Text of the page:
Technology is making people more stupid is not quite as simple as it sounds. There is no doubt that technology makes life simpler for us and does some of the thinking we would have done in years gone by. Calculations and mental arithmetic are actually very good for the brain – and older people who tot up their shopping before the checkout are helping their brain make and maintain new connections which will help ward off Alzheimer’s. Technology may be making people lazier, however – while at the same time giving them access to less taxing information, such as celebrity gossip instead of classical literature (which actually has more sex and violence in it than your average TV soap, but also contains longer words). Technology helps us store memories, however, which used to be the job of the brain before memory cards. Anyone who loses access to their PC or smartphone will understand the panic experienced by those who suddenly fear their memory is going and they cannot recall important information. This can happen when you are tired or stressed, as the memory centre (the hippocampus) also governs sleep and is affected by stress.
Classical music breeds brainy babies is a myth which has led to womb music by the classical greats like Verdi and Mozart becoming a staple pregnancy past-time for yummy mummies hoping to produce an Einstein. Classical composers tend to be geniuses – and Mozart was the archetypical child prodigy who was annoyingly successful at musical composition and playing the piano before he could sit up straight on a piano stool. Doctors now know that babies can hear in the womb and many mums-to-be find that playing soothing music to a foetus can stop it kicking – this may be because the music calms the mother and babies feel their mother’s stress in the womb. Mozart’s music was famously dismissed as “Too many notes” by the Emperor Joseph II. The complexity of classical music can challenge our brains and rouse or soothe our spirits – and experts believe there may be some temporary brain bolstering to be had from listening to Lizst or dozing to Debussy. Whether baby will be born singing “Nessun Dorma” note for note after nine months of Puccini is another matter.
Brain training boosts IQ is a possibility as doctors now know that we need to keep our brain active to help prevent Alzheimer’s disease – but can brain training really make us even cleverer? A study by really clever BBC boffins asked 8,600 people aged 18-60 to play online games intended to improve memory, reasoning and other cognitive skills three times a week for 10 minutes a day. They then compared the results with 2,700 people who surfed the internet for the same amount of time without playing braining training games. The BBC boffins found that when tested there was no significant difference in cognitive skills between the groups – and on some tests the internet surfers performed better. If you like brain training, keep up the good work – and if you enjoy surfing the Internet, do so. No one is sure whether iQ is a true test of “intelligence”, anyway.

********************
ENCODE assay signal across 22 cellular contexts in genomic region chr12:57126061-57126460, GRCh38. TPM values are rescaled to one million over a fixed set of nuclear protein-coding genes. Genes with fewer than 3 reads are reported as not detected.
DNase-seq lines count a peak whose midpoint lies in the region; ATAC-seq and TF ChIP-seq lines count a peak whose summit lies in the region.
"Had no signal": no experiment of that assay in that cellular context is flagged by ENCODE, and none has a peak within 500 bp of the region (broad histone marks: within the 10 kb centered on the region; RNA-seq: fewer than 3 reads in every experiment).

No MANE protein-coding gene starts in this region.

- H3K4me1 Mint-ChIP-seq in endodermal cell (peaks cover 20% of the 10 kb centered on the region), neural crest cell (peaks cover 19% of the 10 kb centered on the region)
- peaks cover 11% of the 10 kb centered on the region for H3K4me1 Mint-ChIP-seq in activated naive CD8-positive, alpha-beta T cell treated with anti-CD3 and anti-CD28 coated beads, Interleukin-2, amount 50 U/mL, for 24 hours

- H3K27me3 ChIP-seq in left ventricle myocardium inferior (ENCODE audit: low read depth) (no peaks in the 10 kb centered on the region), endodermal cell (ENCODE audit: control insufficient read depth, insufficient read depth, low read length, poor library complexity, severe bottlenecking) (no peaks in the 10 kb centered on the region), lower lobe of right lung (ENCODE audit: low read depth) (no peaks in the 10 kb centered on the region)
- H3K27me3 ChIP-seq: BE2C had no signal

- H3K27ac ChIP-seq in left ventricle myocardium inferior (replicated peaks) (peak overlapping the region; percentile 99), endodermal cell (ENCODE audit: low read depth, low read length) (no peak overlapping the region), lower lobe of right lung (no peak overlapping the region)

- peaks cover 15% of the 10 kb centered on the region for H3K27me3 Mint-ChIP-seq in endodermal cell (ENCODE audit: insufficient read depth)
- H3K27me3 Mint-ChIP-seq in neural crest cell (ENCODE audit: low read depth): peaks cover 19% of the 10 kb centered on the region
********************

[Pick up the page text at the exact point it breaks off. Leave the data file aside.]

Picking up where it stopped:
Your IQ doesn’t change was a school of thought which existed forgenerations and much used to be made of IQ – every parent seems to want a genius for a child (Note: Some children would like geniuses for parents, actually.) However, the debate on IQ and its importance still rages. IQs over 160 are only in evidence in less than 1% of the population – Professor Stephen Hawking’s IQ is 160 and he is quite bright. Other IQ myths include certain nationalities (okay, the Chinese) supposedly being more intelligent than the rest of us (they did finish sequencing their section of the Human Genome Project first). One of the arguments surrounding the old fashioned IQ tests is that the responses can be learned over time – ie you can teach people logic and how to respond to the tests.
Brains under pressure work better would be great if only it were true all the time.“My brain hurts” applies to any situation when you have to think fast on your feet – and when you are under pressure, the body releases adrenalin, which gets the heart pumping and keeps the brain well supplied with oxygen-giving red bloods cells to boost brain function. Some people however, just get the adrenalin buzz which soon turns into panic and mental confusion in a crisis – you may forget essential details like where you left the car, as the flight or fight instinct paralyses you. Your heart still pumps blood to the brain but the connections cannot process everything that is happening and it is hard to make decisions. Your brain may not work well under pressure because stress hormones like cortisol can be lethal to brain cells – and also produce those physical feelings of panic. The hippocampus (which stores information and governs short-term memory) also shrinks temporarily when cortisol is released, so take a deep breath and try and calm down so your brain can work under pressure.
Guest Post Writer:
Leo Wyatt is a freelance writer & journalist who graduated from Birmingham University and has particular interests in cars, sports, parenting, safety, politics, law and health. Leo has worked for several newspapers in the midlands but now spends most of his time writing articles for companies, websites and businesses on a freelance basis, primarily the brain injury experts who offer support and rehabilitation for individuals who have suffered a brain injury.